Thursday, November 16, 2017

AL DíA: When Differentiation Fails in Online Courses


When do online courses fail students? When online course fail to differentiate instruction low performing students.
The vast majority of online courses mirror face-to-face classrooms with professors rather using technology to better differentiate instruction across students. As one new study that we completed with our colleagues Lindsay Fox and Eric Taylor shows, online courses can improve access, yet they also are challenging, especially for the least well-prepared students. These students consistently perform worse in an online setting than they do in face-to-face classrooms; taking online courses increases their likelihood of dropping out and otherwise impedes progress through college.
The negative effects of online course taking are concentrated in the lowest performing students. . .These analyses provide evidence that students in online courses perform substantially worse than students in traditional in-person courses and that experience in these online courses impact performance in future classes and their likelihood of dropping out of college as well. The negative effects of online course-taking are far stronger for students with lower prior GPA. The results are in line with prior studies of online education in other settings such as community colleges and highly competitive four-year institutions that also show that online courses yield worse average outcomes than in-person courses.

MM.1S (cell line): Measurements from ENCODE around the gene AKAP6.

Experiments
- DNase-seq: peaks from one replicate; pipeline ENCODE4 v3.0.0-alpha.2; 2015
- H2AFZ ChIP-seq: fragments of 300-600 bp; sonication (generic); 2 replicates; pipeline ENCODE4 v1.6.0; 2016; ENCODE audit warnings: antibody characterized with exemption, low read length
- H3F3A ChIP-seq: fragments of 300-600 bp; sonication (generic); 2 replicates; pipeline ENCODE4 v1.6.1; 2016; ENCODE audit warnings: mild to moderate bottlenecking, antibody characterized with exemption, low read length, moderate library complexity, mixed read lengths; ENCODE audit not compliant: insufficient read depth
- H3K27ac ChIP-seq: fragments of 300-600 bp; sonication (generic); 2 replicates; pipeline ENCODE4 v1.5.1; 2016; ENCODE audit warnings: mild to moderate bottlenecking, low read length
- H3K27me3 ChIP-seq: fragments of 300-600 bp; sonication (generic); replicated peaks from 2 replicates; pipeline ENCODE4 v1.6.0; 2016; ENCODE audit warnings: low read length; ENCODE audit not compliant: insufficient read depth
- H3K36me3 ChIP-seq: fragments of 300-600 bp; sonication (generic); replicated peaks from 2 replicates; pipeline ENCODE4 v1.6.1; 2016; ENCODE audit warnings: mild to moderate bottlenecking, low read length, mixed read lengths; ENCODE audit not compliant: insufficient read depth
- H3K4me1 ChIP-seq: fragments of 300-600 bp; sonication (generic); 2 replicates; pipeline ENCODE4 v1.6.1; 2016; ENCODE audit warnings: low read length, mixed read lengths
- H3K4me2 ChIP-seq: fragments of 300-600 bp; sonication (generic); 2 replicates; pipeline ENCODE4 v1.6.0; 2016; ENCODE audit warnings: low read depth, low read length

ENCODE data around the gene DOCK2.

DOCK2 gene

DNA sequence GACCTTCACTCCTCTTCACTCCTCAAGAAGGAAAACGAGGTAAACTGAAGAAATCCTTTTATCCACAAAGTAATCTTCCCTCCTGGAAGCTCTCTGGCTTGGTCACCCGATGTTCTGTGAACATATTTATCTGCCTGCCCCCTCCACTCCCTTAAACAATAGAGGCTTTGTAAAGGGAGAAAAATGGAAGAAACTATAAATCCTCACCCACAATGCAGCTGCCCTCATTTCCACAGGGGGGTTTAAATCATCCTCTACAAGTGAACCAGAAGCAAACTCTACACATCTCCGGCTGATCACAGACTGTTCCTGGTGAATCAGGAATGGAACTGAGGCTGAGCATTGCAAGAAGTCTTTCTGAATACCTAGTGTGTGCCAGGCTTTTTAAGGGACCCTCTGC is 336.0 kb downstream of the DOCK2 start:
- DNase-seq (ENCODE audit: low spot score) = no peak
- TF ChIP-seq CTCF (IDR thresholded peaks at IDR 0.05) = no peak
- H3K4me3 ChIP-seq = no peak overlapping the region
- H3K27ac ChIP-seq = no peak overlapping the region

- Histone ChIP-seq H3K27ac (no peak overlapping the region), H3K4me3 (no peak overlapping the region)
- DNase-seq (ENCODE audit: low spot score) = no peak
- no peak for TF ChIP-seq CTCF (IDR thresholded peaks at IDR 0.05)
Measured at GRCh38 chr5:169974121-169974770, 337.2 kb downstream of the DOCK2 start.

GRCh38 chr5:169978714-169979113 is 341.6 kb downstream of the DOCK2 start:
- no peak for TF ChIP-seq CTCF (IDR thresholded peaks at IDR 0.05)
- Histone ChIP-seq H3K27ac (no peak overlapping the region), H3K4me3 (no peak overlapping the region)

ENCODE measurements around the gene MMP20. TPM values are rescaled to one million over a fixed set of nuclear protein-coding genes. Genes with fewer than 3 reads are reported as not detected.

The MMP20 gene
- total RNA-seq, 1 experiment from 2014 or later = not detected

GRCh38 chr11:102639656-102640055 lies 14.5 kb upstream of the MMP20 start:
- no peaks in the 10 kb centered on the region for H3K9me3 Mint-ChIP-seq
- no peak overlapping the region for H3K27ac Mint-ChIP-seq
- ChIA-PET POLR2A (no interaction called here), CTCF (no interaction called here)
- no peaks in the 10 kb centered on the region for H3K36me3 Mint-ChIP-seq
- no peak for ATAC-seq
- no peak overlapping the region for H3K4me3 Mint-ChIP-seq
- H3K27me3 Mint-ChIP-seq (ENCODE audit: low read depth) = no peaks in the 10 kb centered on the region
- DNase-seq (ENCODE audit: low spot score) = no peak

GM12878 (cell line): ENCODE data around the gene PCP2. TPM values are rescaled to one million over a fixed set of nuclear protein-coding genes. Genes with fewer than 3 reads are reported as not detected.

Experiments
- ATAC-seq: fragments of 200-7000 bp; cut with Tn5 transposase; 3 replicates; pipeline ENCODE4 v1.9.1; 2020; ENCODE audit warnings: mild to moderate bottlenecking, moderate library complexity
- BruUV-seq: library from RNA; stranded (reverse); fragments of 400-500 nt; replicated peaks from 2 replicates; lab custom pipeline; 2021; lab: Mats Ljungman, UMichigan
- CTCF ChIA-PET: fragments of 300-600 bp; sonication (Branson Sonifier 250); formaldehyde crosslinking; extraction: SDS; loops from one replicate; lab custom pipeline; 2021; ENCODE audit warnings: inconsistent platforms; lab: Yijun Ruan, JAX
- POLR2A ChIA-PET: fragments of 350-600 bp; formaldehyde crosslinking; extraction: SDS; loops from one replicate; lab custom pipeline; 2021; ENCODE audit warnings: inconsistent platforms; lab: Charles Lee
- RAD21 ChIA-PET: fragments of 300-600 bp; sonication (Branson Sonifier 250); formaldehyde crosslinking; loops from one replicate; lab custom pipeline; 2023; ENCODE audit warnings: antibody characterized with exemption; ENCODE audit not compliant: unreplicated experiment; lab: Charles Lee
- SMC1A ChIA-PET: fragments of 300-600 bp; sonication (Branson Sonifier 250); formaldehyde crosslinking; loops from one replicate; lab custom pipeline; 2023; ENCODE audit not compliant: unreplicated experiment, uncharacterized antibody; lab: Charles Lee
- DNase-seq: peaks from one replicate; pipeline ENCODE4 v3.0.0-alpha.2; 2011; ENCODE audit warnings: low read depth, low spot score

Source: Bettinger, E., & Loeb, S. Promises and Pitfalls of Online Education, Brookings

Some approaches for differentiating in an online course (adapted from King Online Univ):

  • Provide one-on-one assistance to students during lessons 
  • Create digital content that features graphic organizers, visual aids that students can access
  • Create multiple activity types that enhance student choice of assignment that best aligns with them
  • Allow independent study assignments that enable student to move at faster pace
  • Create tiered assignments including shorter texts, more group discussion, use of drawing/visual representation/video/audio in lieu of writing
  • Develop a rich variety of questions that move conversation from basic queries to advanced
  • Have students pick the rubric they would like to use to assess a project, focusing on a different media for example
  • Formative online assessment
  • Problem-based learning
  • Choice


Everything posted on Miguel Guhlin's blogs/wikis are his personal opinion and do not necessarily represent the views of his employer(s) or its clients. Read Full Disclosure

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